Voyage on the National Mall

Installing a permanent exhibition on the National Mall in Washington, DC, is no easy task, requiring the same review and approval process as, e.g., the World War II and Martin Luther King Jr. Memorials. In fact the teams for these two national memorials, and the Voyage exhibition team, all presented at the same committee meetings for the two committees overseeing placement on the National Mall – the U.S. Commission of Fine Arts and the National Capitol Planning Commission.

The concept for a model Solar System placed on the National Mall was the idea of Dr. Jeffrey Bennett, who was on the faculty at the University of Colorado – Boulder. He had overseen the design, writing, and installation of a 1 to 10-billion scale model Solar System on campus. In 1992, while he was on loan to NASA HQ in Washington, DC, as a visiting scholar, he proposed to then Director of the Smithsonian National Air and Space Museum. Dr. Martin Harwit, the idea of placing a scale model Solar System on the Mall. Harwit thought it was worthy of a feasibility study, and assigned oversight of the project to Dr. Jeff Goldstein of the Museum’s Laboratory for Astrophysics.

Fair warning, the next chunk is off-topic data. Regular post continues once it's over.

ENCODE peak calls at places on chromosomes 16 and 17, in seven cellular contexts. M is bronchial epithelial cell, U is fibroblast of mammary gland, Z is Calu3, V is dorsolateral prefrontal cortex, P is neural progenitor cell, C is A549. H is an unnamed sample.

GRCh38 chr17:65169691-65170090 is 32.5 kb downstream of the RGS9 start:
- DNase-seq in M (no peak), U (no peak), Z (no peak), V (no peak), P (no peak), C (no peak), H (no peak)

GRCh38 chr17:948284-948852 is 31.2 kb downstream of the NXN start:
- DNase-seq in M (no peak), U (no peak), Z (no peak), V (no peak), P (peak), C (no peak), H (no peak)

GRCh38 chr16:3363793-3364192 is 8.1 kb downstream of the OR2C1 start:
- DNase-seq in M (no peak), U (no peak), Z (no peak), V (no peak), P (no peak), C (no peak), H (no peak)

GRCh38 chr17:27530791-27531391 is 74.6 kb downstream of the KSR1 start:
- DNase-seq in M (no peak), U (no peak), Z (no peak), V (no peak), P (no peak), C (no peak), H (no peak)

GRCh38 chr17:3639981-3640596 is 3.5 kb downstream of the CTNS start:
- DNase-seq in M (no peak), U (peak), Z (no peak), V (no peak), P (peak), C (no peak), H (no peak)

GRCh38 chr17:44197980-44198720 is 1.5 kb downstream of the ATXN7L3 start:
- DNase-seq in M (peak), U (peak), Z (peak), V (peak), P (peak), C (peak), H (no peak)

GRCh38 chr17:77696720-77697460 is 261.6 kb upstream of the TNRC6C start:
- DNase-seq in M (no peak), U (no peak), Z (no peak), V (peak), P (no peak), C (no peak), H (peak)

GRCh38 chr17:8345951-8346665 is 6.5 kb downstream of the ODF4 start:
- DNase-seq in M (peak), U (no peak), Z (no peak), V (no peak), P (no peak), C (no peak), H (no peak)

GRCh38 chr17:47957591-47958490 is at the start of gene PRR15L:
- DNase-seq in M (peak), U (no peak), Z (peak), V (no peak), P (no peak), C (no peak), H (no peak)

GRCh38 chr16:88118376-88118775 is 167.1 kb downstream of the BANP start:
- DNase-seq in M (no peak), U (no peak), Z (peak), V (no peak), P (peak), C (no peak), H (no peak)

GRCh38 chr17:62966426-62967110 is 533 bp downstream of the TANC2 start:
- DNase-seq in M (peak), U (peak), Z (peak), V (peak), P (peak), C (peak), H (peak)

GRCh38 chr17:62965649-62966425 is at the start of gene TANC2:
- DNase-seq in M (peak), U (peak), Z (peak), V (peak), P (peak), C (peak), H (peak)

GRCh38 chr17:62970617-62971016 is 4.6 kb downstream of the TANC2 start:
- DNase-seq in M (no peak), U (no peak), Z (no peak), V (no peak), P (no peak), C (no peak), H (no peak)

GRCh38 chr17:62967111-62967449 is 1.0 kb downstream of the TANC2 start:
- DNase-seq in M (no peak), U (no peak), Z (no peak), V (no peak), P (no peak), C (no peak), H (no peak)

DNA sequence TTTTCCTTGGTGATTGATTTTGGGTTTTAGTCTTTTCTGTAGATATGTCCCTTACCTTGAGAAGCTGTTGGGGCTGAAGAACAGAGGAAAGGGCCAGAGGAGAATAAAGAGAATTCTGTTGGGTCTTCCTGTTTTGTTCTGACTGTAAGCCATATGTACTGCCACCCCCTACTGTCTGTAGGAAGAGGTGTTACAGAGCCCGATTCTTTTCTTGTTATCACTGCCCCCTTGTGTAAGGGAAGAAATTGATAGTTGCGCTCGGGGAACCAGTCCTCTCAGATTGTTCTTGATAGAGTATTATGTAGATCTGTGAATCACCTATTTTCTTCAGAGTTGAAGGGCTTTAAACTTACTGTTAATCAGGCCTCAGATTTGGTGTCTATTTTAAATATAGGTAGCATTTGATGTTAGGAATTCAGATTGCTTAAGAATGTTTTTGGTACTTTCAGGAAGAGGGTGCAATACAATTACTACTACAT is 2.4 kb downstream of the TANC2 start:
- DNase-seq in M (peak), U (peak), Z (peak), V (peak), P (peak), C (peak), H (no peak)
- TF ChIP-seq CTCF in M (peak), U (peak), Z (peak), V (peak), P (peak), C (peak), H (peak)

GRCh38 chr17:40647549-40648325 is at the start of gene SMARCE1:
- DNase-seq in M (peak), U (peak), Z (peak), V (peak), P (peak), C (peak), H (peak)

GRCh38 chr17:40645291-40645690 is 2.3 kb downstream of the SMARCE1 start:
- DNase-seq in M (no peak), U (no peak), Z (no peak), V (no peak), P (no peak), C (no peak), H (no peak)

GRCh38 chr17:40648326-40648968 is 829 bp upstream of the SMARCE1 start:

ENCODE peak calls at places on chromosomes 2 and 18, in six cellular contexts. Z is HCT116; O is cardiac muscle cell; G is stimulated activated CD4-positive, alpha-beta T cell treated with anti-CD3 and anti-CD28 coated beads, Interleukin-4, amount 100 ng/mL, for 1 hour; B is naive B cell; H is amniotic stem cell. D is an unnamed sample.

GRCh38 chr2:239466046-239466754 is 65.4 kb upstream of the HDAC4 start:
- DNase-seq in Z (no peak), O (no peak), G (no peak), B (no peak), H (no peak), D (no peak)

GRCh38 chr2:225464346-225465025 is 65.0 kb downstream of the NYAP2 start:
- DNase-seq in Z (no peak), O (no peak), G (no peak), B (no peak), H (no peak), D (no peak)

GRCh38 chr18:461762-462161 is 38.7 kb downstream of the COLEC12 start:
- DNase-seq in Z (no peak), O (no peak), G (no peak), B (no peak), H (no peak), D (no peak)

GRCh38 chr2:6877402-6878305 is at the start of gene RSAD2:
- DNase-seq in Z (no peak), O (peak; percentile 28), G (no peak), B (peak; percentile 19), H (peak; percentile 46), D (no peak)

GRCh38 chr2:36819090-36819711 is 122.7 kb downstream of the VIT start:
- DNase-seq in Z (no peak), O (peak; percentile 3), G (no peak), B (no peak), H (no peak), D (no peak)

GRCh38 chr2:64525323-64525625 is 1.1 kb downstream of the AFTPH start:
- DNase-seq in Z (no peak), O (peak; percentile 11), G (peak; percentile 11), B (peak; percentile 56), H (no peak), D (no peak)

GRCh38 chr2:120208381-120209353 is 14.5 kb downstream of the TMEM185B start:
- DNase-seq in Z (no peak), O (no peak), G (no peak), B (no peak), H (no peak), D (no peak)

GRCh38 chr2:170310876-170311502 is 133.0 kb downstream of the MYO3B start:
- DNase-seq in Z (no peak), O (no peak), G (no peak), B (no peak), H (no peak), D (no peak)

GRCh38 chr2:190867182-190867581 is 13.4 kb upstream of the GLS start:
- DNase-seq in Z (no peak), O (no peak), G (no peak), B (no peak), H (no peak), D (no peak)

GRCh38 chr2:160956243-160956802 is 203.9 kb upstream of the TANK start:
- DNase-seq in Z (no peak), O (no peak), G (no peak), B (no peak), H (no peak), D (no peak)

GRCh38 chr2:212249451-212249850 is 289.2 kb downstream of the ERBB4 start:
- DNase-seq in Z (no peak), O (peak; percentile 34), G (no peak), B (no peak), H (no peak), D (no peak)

The feasibility studies, preliminary design studies, and visitor pre-knowledge assessment for the Voyage on the National Mall exhibition were undertaken by the staff of the Laboratory for Astrophysics at the Smithsonian’s National Air and Space Museum (NASM) 1993-96. These activities included full definition of exhibition objectives and fundamental design parameters, development of preliminary design sketches, prototyping and assessment of storyboards, and completion of the formal approval process at NASM through the Museum’s Exhibits Committee. These activities were underwritten by NASM funds, internal Smithsonian competitive grants, and NASA IDEAS grant ED-90028.02-94A.